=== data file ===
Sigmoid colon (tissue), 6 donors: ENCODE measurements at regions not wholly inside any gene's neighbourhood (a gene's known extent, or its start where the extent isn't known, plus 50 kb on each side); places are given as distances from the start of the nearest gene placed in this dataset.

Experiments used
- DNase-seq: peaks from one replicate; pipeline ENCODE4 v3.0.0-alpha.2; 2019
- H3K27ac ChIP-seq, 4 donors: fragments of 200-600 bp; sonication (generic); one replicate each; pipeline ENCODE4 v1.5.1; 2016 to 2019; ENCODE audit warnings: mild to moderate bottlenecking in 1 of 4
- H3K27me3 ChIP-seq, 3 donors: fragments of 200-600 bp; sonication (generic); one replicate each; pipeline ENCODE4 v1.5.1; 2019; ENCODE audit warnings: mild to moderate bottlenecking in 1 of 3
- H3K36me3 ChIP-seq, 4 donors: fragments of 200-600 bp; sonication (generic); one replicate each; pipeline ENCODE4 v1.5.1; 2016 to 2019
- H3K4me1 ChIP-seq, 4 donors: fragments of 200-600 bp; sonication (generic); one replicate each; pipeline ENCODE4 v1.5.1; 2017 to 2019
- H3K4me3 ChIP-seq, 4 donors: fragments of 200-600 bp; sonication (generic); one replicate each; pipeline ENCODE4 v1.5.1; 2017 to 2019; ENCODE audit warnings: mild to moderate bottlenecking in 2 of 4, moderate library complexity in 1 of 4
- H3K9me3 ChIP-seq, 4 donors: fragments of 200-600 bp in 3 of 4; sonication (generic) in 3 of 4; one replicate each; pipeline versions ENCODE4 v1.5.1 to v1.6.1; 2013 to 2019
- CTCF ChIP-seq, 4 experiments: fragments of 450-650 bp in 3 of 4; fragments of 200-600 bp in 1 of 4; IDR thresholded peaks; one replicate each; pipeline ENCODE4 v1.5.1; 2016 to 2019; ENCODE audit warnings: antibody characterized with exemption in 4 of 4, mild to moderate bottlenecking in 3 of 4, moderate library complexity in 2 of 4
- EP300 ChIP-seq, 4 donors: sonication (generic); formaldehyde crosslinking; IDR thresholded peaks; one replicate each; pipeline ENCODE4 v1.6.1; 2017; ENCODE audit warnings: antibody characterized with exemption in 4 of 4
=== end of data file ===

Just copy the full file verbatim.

Sigmoid colon (tissue), 6 donors: ENCODE measurements at regions not wholly inside any gene's neighbourhood (a gene's known extent, or its start where the extent isn't known, plus 50 kb on each side); places are given as distances from the start of the nearest gene placed in this dataset.

Experiments used
- DNase-seq: peaks from one replicate; pipeline ENCODE4 v3.0.0-alpha.2; 2019
- H3K27ac ChIP-seq, 4 donors: fragments of 200-600 bp; sonication (generic); one replicate each; pipeline ENCODE4 v1.5.1; 2016 to 2019; ENCODE audit warnings: mild to moderate bottlenecking in 1 of 4
- H3K27me3 ChIP-seq, 3 donors: fragments of 200-600 bp; sonication (generic); one replicate each; pipeline ENCODE4 v1.5.1; 2019; ENCODE audit warnings: mild to moderate bottlenecking in 1 of 3
- H3K36me3 ChIP-seq, 4 donors: fragments of 200-600 bp; sonication (generic); one replicate each; pipeline ENCODE4 v1.5.1; 2016 to 2019
- H3K4me1 ChIP-seq, 4 donors: fragments of 200-600 bp; sonication (generic); one replicate each; pipeline ENCODE4 v1.5.1; 2017 to 2019
- H3K4me3 ChIP-seq, 4 donors: fragments of 200-600 bp; sonication (generic); one replicate each; pipeline ENCODE4 v1.5.1; 2017 to 2019; ENCODE audit warnings: mild to moderate bottlenecking in 2 of 4, moderate library complexity in 1 of 4
- H3K9me3 ChIP-seq, 4 donors: fragments of 200-600 bp in 3 of 4; sonication (generic) in 3 of 4; one replicate each; pipeline versions ENCODE4 v1.5.1 to v1.6.1; 2013 to 2019
- CTCF ChIP-seq, 4 experiments: fragments of 450-650 bp in 3 of 4; fragments of 200-600 bp in 1 of 4; IDR thresholded peaks; one replicate each; pipeline ENCODE4 v1.5.1; 2016 to 2019; ENCODE audit warnings: antibody characterized with exemption in 4 of 4, mild to moderate bottlenecking in 3 of 4, moderate library complexity in 2 of 4
- EP300 ChIP-seq, 4 donors: sonication (generic); formaldehyde crosslinking; IDR thresholded peaks; one replicate each; pipeline ENCODE4 v1.6.1; 2017; ENCODE audit warnings: antibody characterized with exemption in 4 of 4